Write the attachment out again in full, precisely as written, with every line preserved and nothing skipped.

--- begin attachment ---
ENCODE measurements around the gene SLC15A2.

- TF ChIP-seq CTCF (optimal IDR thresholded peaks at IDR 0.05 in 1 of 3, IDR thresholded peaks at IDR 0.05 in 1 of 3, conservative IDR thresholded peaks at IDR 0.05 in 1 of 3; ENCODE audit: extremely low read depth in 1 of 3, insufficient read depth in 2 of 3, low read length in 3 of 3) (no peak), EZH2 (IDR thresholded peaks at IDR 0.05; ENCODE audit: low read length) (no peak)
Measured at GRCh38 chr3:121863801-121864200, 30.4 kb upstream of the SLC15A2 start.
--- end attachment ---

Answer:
ENCODE measurements around the gene SLC15A2.

- TF ChIP-seq CTCF (optimal IDR thresholded peaks at IDR 0.05 in 1 of 3, IDR thresholded peaks at IDR 0.05 in 1 of 3, conservative IDR thresholded peaks at IDR 0.05 in 1 of 3; ENCODE audit: extremely low read depth in 1 of 3, insufficient read depth in 2 of 3, low read length in 3 of 3) (no peak), EZH2 (IDR thresholded peaks at IDR 0.05; ENCODE audit: low read length) (no peak)
Measured at GRCh38 chr3:121863801-121864200, 30.4 kb upstream of the SLC15A2 start.